- March's manufacturing Purchasing Managers’ Index (PMI) fell to 47.9, weighed down by factors including weak demand and declining export orders. While a fractional rise in new orders and a marked increase in business optimism suggest there may be some light at the end of the tunnel for the sector, current headwinds mean the EY ITEM Club doesn’t expect a turnaround until H2 2023.
- The S&P Global/CIPS survey also pointed to a further easing in input cost and output price pressures. These developments are consistent with other signs that inflation is cooling, including lower energy prices. This reinforces the EY ITEM Club’s view that Consumer Price Index (CPI) inflation will fall at pace this year.
Martin Beck, chief economic advisor to the EY ITEM Club, says: “The manufacturing PMI fell to 47.9 in March from 49.3 in February, leaving it in sub-50 contractionary territory for the eighth consecutive month. Perversely, a record improvement in delivery times, reflecting an easing in supply-chain disruption, dragged the PMI down. However, the S&P Global/CIPS survey also signalled a decline in manufacturing output, with production held back by weak demand, declining export orders and a preference among companies for reduced inventory holdings.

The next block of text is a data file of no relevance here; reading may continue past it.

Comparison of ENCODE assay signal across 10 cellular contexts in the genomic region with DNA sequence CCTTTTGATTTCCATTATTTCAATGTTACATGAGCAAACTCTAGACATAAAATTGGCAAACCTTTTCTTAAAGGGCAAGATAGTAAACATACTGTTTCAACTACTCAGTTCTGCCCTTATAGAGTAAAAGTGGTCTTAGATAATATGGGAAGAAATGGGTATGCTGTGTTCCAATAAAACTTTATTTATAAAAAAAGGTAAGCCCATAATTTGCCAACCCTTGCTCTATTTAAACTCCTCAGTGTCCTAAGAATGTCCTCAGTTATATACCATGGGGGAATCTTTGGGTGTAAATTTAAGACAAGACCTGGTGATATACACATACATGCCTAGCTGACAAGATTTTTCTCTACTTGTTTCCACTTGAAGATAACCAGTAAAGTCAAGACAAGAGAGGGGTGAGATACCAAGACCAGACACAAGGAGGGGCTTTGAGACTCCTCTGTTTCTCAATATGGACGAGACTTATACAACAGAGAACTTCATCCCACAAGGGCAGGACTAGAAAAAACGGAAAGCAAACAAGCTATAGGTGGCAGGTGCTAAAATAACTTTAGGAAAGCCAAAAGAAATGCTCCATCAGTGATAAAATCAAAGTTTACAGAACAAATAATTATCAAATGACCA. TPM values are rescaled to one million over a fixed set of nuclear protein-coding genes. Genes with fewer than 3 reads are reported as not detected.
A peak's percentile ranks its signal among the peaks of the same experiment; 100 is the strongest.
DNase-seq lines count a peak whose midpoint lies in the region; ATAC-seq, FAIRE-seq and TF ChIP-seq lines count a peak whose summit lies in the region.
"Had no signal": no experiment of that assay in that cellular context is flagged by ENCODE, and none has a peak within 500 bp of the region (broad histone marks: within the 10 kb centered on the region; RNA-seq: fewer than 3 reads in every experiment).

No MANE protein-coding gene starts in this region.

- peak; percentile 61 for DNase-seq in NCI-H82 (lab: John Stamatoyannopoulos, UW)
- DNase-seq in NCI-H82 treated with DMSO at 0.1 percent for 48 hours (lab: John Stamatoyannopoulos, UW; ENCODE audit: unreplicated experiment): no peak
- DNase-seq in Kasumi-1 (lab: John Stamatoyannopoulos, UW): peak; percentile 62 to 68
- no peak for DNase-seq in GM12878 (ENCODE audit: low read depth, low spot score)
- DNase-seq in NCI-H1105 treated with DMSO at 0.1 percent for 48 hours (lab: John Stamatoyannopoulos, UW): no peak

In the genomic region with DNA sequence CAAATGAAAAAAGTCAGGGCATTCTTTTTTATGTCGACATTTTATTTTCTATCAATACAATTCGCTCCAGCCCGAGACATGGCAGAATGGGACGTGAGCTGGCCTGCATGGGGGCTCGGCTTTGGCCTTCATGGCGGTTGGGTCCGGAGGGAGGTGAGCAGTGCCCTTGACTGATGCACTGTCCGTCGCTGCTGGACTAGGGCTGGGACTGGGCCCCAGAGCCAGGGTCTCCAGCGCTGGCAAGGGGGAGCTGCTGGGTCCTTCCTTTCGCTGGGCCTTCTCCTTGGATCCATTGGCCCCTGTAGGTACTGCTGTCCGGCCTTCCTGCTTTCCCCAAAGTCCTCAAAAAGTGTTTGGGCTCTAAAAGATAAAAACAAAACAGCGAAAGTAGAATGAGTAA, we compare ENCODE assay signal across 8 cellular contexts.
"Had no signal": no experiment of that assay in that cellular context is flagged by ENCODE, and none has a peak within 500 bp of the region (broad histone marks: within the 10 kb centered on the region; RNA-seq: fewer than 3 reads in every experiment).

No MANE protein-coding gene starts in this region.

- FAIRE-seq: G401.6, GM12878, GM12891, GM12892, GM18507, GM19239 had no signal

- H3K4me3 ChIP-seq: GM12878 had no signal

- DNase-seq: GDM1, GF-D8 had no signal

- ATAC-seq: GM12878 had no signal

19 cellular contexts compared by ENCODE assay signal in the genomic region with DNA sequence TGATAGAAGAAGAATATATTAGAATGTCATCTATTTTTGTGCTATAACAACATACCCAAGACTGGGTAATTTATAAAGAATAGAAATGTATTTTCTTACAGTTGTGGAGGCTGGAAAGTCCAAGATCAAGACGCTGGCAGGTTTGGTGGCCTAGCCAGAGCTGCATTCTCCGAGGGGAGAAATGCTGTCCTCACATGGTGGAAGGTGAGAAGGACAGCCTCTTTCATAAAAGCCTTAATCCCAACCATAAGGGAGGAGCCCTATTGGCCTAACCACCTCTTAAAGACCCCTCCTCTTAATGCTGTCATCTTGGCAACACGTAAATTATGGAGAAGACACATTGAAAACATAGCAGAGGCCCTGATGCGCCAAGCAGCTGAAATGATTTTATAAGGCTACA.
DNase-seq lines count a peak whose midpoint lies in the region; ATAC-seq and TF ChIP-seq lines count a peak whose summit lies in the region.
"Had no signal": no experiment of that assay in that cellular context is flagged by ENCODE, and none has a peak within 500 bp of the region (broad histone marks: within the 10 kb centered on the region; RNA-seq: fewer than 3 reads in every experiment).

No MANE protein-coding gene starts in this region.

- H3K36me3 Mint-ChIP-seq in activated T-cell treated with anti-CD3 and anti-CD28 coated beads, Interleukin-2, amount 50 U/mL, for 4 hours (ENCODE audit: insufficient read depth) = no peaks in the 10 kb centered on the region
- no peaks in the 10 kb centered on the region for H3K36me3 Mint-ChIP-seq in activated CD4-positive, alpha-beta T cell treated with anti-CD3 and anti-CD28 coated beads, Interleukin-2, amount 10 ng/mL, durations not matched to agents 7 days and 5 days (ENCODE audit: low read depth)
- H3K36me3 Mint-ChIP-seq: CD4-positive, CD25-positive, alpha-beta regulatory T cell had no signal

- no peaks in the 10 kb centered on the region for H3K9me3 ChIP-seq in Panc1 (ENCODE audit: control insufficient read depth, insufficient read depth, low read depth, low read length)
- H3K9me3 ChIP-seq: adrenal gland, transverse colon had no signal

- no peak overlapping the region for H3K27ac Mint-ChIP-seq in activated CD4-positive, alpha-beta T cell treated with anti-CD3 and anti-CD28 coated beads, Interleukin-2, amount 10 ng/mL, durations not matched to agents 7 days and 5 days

“Although the survey's backward-looking balances continued to disappoint, its forward-looking indicators offered some glimmers of hope. Respondents reported a slight uptick in new orders, while manufacturers' expectations of future business activity also grew, with business optimism rising to a 13-month high. But while prospects for the sector are looking more promising and headwinds from high inflation are softening, the EY ITEM Club doesn’t expect a significant turnaround in manufacturers' fortunes until the second half of 2023, when the squeeze on household and corporate spending power eases more significantly.
“On that front, today's survey offered some good news. Input cost inflation cooled further on the back of better resource availability and lower commodity prices. There was also evidence that lower cost pressures are starting to feed through to customers, with prices charged inflation also slowing. This reinforces the EY ITEM Club’s expectation that inflation peaked at the end of 2022 and should fall at speed in 2023. The EY ITEM Club thinks the CPI measure will end this year below 3%.”